January 24, 2023
Google seems to view ChatGPT as a threat to its $149 billion annual search business. OpenAI’s chatbot is said to have amazed those who’ve seen its ability to grasp concepts and generate ideas, which Google execs are concerned might translate to “a compelling new search experience,” according to reporting by The New York Times. Sundar Pichai, CEO of Alphabet and Google, is said to have wrangled Google founders Larry Page and Sergey Brin for “several meetings” focused on ratcheting up Google’s AI development in an effort to overtake ChatGPT’s first-mover advantage.
The New York Times describes ChatGPT as “a clever AI product” from a rival that “looked as if it could be the first notable threat in decades” to Google’s market dominant search operation.
Pichai declared what NYT calls “a ‘code red,’ upending existing plans and jump-starting AI development” at Google, a 26-year-old behemoth whose more iterative pace he seemed to fear could be construed against the work of the aggressive upstart, co-founded in 2015 by Elon Musk, Peter Thiel, Reid Hoffman, Sam Altman and others.
Page and Brin, “who had not spent much time at Google since they left their daily roles with the company in 2019, reviewed Google’s artificial intelligence product strategy” and “approved plans and pitched ideas to put more chatbot features into Google’s search engine,” NYT writes, citing “two people with knowledge of the meetings who were not allowed to discuss them.”
Google hasn’t exactly been slacking in the AI department. In 2014 the company acquired DeepMind, which had a breakthrough with Gato last year, and has been at the forefront of AI for self-driving cars with Waymo. But NYT declares ChatGPT “has shaken Google out of its routine.”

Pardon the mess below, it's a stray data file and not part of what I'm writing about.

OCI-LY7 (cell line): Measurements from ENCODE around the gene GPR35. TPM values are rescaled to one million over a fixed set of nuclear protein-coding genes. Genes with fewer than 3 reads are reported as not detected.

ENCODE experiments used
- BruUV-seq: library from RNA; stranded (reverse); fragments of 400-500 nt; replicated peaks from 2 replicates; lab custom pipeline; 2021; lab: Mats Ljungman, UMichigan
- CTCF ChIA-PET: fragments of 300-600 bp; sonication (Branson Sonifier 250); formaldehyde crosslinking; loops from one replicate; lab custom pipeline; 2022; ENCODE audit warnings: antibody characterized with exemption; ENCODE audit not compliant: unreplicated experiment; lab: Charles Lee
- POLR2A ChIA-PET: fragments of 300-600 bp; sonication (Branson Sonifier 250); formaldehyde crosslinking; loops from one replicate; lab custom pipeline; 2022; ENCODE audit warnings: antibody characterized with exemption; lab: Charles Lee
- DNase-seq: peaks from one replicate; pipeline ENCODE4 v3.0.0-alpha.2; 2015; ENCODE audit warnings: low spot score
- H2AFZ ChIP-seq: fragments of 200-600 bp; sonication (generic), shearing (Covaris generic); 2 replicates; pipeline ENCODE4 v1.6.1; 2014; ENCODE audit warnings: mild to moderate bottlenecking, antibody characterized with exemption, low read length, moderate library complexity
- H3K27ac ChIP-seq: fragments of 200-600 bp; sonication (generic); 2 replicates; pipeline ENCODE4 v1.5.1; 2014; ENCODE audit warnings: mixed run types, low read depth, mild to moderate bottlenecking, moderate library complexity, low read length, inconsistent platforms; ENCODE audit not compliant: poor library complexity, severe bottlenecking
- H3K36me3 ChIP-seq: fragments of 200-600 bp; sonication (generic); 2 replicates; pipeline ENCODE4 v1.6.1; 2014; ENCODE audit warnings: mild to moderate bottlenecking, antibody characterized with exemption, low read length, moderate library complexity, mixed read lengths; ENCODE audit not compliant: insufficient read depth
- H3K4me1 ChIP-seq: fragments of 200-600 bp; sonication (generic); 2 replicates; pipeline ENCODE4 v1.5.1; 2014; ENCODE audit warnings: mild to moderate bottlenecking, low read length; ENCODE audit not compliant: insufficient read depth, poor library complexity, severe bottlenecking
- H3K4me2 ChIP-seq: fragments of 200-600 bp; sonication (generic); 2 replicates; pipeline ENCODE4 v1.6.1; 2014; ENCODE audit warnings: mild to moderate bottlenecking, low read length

Launched in prototype by OpenAI on November 30, ChatGPT “has put a stake in the ground, saying, ‘Here’s what a compelling new search experience could look like,’” former Google researcher turned entrepreneur D. Sivakumar, who helped found the AI ecommerce search firm Tonita, tells NYT. So Google seems to be accelerating its AI debuts, with plans to “demonstrate a version of its search engine with chatbot features” and about 20 more AI-powered projects by the end of the year, per NYT.
New products mentioned in a report presented internally by Google AI lead Jeff Dean “include an image generation studio that ‘creates and edits images,’ an app for testing product prototypes, and a set of tools that other businesses can use to create AI prototypes from within a browser window called MakerSuite,” The Verge. “The company is also working on a code generation tool called PaLM-Coder 2 that’s similar to Microsoft’s GitHub Copilot software and another that helps build apps for smartphones” that use Colab and Android Studio.
Google execs have been “worried that despite investing heavily in AI technology, moving too fast to roll it out could harm the company’s reputation. But things are changing quickly,” writes The Verge, noting that last week Google announced it was laying off 1,200 employees as it looked to divert resources to AI.